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Victoria’s Phillips Brewing moves toward employee ownership, company says


Victoria's iconic Phillips Brewing Company is moving toward an employee-ownership model after more than two decades under the ownership of its founder.

The company says the move is supported by an investment from Vancouver-based Yellow Point Equity Partners.

"All employees are being given the chance to be owners as well as brewers, bottlers, and beer evangelists," the company said in a statement posted to its Instagram account Thursday.

Dedicated employees who have been with the company for three years will be eligible to become owners."

Founder Matt Phillips will remain active in the company, while its employees take on "a substantial and growing stake in the brewery over the next few years," the company said.

Phillips tells CTV News that the move is intended to reward employees, and wasn't due to any financial concerns.

"The reason why we're doing this is because over the last few years more and more staff have become more and more responsible for all the day to day operations around here," he said.

"And as we've grown from a one-person show to a 100-person show it really makes everyone responsible for different things, so I think it's a great time to recognize those contributions and give people some autonomy and ownership over the outcomes of the brewery," said Phillips.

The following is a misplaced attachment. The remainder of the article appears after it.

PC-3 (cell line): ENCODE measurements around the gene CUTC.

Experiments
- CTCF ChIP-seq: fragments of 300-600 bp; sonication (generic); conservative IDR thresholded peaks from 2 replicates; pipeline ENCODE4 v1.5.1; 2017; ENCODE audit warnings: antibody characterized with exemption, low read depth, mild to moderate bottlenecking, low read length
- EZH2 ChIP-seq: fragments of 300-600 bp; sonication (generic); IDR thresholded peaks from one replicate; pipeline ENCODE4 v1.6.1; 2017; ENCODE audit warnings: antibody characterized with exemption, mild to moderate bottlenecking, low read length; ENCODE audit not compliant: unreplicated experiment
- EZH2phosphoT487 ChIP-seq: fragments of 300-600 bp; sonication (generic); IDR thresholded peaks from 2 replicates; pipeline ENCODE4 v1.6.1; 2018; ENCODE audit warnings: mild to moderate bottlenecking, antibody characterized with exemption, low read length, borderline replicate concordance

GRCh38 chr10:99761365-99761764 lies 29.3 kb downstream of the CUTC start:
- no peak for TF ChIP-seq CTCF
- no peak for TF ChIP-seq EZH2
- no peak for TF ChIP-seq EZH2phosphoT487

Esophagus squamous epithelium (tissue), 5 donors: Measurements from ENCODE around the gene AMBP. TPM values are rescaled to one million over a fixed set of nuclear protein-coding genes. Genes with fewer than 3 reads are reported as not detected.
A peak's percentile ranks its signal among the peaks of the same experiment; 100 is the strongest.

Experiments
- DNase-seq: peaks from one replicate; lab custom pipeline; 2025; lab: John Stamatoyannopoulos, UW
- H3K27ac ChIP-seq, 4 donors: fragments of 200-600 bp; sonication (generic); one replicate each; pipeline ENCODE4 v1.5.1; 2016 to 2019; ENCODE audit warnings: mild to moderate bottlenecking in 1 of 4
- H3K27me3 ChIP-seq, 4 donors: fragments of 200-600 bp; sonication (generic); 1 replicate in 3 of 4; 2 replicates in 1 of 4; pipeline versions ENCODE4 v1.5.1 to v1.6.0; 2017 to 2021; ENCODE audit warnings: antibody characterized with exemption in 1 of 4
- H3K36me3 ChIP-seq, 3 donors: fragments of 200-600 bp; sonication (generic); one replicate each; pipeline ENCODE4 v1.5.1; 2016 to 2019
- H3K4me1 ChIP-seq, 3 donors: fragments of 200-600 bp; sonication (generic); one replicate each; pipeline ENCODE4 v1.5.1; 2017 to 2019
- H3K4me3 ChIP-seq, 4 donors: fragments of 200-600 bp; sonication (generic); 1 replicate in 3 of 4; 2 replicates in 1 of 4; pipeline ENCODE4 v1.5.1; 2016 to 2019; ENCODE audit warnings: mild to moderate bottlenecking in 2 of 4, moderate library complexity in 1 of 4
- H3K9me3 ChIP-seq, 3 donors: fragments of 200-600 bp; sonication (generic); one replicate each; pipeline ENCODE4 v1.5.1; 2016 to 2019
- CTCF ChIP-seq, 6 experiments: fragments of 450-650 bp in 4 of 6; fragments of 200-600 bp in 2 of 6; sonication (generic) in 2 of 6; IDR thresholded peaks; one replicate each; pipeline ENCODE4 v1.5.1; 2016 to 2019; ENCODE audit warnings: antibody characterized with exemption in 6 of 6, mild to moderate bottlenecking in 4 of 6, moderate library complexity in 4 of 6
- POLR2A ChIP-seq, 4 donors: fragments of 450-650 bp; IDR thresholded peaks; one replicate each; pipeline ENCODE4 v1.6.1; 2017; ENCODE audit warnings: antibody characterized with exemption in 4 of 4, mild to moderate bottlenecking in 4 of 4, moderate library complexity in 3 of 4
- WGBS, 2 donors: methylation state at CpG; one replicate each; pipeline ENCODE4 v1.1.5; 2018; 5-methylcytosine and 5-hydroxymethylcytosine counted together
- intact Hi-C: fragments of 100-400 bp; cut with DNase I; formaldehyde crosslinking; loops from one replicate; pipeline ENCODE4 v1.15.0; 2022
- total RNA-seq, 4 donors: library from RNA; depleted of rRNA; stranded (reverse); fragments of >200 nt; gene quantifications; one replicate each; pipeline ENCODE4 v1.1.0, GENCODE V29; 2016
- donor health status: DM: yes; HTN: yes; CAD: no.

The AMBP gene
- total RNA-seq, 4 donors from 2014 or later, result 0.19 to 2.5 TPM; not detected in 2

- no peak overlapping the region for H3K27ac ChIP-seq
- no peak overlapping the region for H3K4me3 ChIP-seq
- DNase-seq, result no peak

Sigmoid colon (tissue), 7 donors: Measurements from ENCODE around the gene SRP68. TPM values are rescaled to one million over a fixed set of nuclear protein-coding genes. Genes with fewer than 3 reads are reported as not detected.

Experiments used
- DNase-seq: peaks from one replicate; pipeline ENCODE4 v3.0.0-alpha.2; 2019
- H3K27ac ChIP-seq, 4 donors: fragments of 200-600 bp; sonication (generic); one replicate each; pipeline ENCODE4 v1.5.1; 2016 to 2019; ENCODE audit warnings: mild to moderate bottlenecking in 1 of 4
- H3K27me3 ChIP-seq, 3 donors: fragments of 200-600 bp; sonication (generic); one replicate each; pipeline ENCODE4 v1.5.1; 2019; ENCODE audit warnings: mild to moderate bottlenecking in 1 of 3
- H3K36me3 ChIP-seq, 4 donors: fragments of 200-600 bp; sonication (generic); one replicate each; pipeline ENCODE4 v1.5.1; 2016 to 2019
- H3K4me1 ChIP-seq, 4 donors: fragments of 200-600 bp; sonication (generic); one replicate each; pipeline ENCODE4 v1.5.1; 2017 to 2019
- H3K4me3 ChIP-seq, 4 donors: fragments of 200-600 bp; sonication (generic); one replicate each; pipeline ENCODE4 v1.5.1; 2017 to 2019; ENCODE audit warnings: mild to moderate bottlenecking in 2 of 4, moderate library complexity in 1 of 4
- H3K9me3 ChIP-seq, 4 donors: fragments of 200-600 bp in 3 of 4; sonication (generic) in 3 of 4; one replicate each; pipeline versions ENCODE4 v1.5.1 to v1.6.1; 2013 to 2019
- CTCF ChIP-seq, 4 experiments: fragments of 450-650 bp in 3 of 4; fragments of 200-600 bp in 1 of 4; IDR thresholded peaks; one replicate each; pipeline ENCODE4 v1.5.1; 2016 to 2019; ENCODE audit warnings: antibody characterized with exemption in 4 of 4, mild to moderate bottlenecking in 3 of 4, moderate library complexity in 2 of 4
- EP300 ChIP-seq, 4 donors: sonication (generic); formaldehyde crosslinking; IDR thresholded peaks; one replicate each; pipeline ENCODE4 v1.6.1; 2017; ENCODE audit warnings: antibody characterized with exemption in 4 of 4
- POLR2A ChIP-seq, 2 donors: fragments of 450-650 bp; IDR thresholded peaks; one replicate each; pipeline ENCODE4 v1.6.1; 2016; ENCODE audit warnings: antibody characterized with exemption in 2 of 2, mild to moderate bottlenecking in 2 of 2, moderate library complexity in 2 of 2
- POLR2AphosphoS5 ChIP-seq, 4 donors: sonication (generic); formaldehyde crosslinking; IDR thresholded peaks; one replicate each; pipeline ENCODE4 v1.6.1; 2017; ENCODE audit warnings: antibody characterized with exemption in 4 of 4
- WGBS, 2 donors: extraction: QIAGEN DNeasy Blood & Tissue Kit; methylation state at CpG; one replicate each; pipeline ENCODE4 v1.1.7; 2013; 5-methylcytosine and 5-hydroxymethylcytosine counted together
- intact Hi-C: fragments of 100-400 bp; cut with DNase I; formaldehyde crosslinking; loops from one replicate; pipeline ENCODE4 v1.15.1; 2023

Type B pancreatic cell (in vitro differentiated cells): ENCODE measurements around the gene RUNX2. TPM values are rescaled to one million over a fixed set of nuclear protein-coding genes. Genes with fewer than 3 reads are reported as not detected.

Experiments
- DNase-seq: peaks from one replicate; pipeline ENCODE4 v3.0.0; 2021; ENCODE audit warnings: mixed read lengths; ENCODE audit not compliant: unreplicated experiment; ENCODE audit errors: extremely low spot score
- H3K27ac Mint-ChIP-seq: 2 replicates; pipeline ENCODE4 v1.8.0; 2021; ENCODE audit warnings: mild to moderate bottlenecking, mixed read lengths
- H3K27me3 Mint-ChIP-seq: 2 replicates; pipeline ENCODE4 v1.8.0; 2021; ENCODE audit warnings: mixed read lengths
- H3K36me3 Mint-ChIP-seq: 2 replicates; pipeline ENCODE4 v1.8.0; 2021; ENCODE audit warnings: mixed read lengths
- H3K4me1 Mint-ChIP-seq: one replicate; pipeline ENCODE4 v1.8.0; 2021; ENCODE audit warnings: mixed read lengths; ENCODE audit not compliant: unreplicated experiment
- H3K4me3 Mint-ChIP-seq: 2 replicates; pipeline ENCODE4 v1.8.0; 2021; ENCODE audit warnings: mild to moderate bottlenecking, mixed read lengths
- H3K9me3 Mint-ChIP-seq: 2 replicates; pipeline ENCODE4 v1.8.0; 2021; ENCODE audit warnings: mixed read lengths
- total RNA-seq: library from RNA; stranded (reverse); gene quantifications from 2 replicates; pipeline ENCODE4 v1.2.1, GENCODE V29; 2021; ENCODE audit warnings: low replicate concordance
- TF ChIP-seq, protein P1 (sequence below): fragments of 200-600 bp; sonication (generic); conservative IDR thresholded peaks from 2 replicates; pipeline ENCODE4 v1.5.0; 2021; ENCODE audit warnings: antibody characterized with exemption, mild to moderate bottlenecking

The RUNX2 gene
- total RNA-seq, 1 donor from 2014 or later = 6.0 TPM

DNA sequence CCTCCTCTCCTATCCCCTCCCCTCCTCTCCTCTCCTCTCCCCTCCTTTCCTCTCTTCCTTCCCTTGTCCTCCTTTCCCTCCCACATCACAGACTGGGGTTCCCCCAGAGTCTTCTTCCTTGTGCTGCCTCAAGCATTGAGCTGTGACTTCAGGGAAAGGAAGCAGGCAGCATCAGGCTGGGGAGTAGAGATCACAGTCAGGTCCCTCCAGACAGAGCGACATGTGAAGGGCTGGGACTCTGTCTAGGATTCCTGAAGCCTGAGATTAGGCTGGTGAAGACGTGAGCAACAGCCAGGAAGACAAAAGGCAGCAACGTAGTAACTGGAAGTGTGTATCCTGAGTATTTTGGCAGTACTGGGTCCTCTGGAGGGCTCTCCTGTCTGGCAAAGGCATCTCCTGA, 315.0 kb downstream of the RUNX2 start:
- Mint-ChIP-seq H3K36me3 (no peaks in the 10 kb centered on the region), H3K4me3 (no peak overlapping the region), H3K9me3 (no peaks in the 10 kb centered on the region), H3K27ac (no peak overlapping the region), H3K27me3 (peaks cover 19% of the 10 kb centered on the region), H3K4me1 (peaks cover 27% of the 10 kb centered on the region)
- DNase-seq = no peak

A Philips Backyard Weekender music festival is pictured on July 27, 2015. (CTV News)Mark Colgate, a professor with the University of Victoria's Gustavson School of Business, called the move "unusual" in the brewery's case.

"You often see employees buying out when a company is struggling," Colgate said Thursday. "But in this case, I think it's a good sign."

Colgate cautioned the move could complicate any future sale of the company or any eventual exit for its new partner, Yellow Point.

"But it's a really nice way of employees being able to invest their own money in it and their own future in it and help the company grow," he said.

"But I think the goal is that these employees now will become basically a lot more investment in the company, will probably play more senior roles in the company and they will help employee engagement across the company because they have a stake in it as well."

Braxton Glass, who has worked at the Victoria brewery for five years, called the ownership announcement "a really exciting opportunity" for employees.

"It's always had a nice family kind of feel," he said of the company. "It's nice to kind of take that next step and take the relationship a little further."

Phillips says most customers won't notice any changes at the business once the program take effect next month.

"What does it mean for the company? From an outside perspective it doesn't really mean anything," he said.

"It still means all the same staff are all coming up with the same great beers and always pushing for quality and always pushing for new fun events and ways to express who we are as a brewery. So none of that changes as a result of this," he said.

"All it really changes is internally staff have more ownership over the parts of the brewery they're running."

Phillips says he expects most employees, who must have worked there for at least three years full time, will participate in the program. Top Stories

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